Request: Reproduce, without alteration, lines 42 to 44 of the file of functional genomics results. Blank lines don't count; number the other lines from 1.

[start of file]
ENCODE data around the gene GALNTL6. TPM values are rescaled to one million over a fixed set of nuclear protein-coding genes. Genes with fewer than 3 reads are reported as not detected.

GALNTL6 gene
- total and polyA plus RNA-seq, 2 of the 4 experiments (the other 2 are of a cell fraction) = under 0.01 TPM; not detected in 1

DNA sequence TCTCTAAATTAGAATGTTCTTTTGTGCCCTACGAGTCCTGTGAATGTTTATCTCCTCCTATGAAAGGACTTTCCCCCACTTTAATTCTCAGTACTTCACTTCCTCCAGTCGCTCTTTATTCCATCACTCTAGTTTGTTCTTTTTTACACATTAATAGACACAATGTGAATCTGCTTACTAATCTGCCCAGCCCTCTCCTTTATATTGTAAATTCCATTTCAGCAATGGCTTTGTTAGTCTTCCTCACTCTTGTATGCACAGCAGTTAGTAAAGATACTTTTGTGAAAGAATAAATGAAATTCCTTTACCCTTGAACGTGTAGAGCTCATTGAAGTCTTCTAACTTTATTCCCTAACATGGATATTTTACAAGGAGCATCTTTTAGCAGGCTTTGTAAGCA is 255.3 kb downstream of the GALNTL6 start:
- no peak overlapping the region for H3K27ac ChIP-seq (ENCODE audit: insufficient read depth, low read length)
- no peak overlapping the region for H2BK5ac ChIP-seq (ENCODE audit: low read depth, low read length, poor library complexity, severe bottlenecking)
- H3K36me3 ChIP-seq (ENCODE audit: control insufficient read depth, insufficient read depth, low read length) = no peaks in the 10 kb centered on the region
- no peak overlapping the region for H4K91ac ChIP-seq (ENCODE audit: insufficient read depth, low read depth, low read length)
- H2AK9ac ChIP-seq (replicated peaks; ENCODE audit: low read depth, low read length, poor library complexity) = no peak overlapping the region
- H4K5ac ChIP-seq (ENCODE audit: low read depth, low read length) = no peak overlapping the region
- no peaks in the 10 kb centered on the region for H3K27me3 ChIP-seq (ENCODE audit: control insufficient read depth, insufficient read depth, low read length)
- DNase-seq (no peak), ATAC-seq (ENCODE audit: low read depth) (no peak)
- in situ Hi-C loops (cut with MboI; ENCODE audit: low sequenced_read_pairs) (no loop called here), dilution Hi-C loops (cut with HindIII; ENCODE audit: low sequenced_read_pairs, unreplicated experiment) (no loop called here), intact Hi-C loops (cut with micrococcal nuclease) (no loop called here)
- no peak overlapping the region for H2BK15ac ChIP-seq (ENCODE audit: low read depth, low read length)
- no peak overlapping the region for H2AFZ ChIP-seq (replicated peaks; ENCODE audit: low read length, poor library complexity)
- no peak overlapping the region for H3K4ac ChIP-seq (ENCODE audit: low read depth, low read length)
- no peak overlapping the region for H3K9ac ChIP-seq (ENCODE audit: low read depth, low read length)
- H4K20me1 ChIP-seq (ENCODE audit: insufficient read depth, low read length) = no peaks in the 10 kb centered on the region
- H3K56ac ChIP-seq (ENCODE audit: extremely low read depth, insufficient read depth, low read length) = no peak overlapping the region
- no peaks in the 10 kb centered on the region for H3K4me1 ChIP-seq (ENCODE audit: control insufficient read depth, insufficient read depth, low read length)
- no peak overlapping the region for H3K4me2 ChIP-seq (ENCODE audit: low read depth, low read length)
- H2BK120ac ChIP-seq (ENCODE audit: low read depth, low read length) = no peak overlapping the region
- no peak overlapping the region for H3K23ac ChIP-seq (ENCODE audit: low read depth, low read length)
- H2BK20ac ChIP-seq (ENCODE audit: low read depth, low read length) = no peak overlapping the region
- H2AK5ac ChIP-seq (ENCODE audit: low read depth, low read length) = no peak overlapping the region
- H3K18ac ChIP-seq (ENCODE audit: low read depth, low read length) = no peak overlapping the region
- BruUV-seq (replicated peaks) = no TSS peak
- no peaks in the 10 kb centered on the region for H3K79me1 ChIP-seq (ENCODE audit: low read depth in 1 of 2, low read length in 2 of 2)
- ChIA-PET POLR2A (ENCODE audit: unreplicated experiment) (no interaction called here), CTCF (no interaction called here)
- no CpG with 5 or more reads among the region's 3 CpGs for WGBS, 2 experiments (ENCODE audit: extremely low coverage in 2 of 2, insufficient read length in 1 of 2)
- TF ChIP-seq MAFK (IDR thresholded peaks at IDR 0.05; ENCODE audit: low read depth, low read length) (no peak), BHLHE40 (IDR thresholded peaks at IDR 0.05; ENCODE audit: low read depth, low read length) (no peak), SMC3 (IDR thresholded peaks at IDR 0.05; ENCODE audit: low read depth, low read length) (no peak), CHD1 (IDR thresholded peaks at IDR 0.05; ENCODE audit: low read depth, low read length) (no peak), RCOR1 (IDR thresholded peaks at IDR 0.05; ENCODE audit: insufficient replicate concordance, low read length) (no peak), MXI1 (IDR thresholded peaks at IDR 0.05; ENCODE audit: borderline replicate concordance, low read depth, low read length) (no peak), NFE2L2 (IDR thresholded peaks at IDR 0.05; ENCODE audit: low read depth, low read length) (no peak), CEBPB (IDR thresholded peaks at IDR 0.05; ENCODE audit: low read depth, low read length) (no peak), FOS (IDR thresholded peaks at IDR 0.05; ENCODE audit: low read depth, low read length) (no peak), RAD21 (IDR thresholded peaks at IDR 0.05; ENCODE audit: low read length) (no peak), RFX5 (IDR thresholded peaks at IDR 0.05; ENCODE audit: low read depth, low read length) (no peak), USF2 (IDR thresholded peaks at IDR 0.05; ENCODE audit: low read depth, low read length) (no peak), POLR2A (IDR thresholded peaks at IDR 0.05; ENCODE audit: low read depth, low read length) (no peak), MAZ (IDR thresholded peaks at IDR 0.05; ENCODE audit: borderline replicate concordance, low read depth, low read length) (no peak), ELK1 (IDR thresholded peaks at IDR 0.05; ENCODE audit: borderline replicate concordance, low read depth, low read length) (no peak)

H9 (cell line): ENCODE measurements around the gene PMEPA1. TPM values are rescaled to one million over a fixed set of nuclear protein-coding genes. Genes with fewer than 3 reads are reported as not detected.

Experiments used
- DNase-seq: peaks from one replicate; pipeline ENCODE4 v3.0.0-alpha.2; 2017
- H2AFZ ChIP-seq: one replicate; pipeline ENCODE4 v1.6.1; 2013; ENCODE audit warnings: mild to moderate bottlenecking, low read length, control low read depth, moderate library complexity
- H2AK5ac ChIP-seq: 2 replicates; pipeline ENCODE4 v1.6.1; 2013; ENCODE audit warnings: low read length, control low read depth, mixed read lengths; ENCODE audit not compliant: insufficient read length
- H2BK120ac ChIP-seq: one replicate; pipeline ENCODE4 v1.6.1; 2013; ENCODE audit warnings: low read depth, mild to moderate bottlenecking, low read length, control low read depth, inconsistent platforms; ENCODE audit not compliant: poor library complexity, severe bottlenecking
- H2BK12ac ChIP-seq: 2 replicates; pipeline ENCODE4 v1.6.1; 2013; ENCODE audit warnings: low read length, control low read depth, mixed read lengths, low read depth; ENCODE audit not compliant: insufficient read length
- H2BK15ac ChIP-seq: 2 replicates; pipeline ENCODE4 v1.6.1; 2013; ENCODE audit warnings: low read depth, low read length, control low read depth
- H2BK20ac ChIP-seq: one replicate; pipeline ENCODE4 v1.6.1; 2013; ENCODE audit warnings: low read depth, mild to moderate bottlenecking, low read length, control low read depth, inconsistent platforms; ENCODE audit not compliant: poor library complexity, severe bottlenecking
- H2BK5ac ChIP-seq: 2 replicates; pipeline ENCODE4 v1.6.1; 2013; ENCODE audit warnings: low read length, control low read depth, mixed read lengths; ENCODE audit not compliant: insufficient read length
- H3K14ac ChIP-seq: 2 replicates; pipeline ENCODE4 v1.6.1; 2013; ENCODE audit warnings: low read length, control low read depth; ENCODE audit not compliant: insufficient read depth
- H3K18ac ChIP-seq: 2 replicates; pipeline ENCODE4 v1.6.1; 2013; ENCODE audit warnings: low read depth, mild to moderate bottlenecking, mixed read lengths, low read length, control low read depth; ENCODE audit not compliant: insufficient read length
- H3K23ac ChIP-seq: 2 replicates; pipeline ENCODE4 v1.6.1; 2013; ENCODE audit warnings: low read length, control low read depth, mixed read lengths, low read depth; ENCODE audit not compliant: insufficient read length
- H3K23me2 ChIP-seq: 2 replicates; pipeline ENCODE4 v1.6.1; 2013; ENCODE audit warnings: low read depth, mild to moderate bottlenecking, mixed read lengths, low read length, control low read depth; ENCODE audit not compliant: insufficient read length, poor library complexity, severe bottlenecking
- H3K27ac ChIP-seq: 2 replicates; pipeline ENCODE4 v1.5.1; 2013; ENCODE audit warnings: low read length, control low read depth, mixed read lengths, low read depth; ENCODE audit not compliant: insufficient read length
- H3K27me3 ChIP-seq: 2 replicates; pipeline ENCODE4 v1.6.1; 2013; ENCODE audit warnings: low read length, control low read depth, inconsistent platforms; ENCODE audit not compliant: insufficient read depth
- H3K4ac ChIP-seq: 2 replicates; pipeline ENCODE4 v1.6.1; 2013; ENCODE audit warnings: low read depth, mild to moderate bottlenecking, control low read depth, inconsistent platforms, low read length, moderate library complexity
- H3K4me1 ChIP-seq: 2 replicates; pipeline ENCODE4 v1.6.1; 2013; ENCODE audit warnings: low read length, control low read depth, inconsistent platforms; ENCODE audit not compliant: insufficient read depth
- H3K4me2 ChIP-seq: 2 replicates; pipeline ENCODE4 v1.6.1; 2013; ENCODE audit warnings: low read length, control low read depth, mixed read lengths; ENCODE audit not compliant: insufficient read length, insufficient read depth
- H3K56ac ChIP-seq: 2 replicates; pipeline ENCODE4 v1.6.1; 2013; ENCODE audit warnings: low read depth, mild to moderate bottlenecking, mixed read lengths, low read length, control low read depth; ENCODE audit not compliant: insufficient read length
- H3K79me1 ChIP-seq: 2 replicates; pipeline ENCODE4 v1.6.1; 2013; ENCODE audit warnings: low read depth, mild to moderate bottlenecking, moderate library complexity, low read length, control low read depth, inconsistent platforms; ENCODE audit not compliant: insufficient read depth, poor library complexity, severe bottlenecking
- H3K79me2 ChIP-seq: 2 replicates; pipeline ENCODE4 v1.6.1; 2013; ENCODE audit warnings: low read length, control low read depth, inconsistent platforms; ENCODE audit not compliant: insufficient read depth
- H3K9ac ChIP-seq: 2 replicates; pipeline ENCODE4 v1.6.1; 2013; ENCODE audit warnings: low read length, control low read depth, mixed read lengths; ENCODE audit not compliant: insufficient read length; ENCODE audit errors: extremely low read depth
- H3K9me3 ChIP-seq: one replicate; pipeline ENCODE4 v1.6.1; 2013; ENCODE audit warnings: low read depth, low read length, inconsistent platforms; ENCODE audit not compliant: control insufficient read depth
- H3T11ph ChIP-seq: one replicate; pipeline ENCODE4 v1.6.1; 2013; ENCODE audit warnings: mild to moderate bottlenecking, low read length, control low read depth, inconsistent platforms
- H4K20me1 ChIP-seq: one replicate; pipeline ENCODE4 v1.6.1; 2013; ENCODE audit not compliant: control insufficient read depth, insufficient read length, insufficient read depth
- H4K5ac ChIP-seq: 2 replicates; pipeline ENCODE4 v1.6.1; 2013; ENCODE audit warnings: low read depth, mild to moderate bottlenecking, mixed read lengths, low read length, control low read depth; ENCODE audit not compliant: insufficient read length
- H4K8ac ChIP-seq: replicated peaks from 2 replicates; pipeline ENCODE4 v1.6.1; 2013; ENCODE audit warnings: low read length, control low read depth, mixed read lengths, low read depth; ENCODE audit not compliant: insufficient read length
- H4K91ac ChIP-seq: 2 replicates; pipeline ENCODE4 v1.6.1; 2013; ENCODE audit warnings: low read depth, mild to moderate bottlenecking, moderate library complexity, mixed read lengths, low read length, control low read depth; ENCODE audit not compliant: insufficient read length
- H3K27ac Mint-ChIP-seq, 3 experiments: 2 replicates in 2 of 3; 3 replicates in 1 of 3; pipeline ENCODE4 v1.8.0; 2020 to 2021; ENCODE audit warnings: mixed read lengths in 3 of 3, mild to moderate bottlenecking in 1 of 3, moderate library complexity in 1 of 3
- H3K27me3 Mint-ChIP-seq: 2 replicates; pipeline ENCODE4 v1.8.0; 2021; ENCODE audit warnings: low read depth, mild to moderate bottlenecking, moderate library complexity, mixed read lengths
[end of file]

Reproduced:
- H3K14ac ChIP-seq: 2 replicates; pipeline ENCODE4 v1.6.1; 2013; ENCODE audit warnings: low read length, control low read depth; ENCODE audit not compliant: insufficient read depth
- H3K18ac ChIP-seq: 2 replicates; pipeline ENCODE4 v1.6.1; 2013; ENCODE audit warnings: low read depth, mild to moderate bottlenecking, mixed read lengths, low read length, control low read depth; ENCODE audit not compliant: insufficient read length
- H3K23ac ChIP-seq: 2 replicates; pipeline ENCODE4 v1.6.1; 2013; ENCODE audit warnings: low read length, control low read depth, mixed read lengths, low read depth; ENCODE audit not compliant: insufficient read length